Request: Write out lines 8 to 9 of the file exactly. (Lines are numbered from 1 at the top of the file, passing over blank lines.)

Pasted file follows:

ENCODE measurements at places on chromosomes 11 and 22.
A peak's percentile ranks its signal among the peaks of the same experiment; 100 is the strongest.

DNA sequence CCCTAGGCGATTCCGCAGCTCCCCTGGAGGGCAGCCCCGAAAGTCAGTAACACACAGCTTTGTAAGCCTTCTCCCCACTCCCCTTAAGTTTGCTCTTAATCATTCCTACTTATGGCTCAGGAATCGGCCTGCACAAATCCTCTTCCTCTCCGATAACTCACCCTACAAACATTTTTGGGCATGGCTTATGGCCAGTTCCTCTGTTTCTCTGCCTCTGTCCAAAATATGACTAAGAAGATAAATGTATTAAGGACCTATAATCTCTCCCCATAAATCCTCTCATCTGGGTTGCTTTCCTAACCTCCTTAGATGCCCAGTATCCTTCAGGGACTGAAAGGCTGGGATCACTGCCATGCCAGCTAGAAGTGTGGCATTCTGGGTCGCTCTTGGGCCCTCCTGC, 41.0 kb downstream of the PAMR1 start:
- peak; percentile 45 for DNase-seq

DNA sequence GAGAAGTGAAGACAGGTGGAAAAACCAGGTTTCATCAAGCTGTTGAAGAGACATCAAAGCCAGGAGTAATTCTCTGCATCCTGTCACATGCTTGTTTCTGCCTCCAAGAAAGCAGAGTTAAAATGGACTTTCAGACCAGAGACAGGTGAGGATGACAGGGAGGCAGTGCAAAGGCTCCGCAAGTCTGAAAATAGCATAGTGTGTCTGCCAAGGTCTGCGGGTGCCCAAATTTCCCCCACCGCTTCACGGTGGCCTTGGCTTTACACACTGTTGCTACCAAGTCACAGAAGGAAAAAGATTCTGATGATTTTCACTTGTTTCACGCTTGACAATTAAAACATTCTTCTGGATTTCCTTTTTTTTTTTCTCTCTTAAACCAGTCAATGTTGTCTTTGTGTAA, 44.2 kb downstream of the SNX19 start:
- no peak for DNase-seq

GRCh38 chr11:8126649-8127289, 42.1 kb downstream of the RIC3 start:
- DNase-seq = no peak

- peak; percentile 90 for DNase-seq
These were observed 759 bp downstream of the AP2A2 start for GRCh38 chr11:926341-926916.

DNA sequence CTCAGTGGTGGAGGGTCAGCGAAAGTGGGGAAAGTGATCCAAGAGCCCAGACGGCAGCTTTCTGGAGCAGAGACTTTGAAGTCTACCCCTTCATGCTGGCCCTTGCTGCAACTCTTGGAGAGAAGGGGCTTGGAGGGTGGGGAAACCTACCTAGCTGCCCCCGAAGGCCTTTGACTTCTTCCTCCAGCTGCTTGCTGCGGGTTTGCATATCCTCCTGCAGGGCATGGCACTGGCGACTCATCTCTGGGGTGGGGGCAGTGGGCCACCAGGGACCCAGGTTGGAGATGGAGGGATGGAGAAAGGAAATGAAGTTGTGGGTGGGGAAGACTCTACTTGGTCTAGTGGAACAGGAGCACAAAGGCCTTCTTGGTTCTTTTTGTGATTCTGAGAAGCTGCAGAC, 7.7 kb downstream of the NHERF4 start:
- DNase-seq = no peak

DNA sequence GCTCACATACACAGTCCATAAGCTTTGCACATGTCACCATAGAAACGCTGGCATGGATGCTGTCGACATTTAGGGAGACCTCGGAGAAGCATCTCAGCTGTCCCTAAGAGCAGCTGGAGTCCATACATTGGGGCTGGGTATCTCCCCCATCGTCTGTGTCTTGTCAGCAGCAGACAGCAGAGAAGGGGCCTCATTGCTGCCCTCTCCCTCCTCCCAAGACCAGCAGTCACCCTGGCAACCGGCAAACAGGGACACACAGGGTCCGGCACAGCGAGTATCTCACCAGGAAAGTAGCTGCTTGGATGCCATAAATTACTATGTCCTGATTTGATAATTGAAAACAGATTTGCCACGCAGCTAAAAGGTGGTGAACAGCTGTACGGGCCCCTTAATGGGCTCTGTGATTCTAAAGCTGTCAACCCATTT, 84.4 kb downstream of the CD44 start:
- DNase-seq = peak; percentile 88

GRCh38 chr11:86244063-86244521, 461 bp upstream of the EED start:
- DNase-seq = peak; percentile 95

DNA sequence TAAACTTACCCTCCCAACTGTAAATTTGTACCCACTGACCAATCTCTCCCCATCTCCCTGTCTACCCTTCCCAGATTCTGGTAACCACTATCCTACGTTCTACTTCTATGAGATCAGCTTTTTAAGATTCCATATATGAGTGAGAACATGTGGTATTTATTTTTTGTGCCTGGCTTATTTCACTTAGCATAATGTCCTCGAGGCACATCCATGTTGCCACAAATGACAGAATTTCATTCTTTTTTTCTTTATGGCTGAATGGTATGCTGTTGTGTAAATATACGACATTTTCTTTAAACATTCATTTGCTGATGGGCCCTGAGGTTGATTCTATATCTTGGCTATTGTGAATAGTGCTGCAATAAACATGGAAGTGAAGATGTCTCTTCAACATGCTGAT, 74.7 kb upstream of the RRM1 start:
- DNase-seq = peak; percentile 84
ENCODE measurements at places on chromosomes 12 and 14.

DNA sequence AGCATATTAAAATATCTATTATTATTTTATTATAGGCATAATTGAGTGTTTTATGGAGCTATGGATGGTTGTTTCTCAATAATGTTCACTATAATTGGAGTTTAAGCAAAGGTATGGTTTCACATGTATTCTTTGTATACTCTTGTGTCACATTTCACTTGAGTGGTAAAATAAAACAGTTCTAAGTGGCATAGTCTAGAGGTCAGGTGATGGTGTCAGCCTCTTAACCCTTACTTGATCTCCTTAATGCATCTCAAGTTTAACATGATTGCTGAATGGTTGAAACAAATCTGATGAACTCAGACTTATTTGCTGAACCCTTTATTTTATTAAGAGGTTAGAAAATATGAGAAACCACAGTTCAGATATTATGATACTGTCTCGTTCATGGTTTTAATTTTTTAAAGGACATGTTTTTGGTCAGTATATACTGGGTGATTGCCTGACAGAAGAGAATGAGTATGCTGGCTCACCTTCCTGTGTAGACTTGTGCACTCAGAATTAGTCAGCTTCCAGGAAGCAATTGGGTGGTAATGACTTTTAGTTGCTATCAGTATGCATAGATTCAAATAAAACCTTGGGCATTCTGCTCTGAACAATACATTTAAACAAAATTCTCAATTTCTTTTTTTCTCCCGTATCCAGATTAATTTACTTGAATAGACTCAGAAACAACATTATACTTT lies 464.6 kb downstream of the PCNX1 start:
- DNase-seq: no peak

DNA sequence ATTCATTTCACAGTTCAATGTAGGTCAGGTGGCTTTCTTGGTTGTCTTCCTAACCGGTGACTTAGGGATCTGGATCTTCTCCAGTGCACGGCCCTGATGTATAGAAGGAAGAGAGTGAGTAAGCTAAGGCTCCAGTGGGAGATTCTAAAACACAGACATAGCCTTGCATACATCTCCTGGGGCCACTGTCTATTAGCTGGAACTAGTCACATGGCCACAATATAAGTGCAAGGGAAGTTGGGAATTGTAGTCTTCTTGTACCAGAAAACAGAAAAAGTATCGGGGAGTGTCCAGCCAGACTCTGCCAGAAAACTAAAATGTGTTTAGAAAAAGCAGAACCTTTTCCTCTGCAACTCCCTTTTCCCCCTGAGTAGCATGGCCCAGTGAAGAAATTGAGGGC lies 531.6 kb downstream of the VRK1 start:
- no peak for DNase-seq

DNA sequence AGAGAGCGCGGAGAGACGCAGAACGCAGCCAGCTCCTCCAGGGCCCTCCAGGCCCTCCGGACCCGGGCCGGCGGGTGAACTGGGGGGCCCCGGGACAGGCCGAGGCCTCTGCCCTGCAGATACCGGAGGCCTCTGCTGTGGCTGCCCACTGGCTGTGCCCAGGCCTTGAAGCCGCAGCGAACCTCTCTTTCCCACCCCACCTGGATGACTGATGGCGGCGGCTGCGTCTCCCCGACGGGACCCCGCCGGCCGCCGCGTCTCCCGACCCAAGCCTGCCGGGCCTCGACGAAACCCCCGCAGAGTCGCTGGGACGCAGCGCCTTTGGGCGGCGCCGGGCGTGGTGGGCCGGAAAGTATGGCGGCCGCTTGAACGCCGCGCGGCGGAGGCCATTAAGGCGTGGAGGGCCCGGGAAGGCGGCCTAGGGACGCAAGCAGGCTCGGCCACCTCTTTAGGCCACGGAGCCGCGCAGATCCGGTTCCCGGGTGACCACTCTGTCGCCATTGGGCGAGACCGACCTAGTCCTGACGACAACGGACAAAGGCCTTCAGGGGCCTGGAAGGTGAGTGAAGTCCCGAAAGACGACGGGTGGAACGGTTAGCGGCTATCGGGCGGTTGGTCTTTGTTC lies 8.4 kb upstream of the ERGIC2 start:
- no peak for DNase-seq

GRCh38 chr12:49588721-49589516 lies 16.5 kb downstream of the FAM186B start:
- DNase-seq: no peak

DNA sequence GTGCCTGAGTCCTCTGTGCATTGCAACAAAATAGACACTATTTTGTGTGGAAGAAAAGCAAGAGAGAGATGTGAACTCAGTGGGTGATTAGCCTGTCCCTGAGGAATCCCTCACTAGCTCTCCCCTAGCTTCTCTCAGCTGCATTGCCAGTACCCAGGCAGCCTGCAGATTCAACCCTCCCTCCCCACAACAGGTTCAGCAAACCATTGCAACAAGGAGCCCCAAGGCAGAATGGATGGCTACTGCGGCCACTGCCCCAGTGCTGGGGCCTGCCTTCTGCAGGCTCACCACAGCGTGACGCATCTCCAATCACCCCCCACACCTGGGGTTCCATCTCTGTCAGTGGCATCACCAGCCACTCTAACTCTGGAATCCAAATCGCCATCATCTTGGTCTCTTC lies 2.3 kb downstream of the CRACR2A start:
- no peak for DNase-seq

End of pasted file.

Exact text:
- DNase-seq = no peak

- peak; percentile 90 for DNase-seq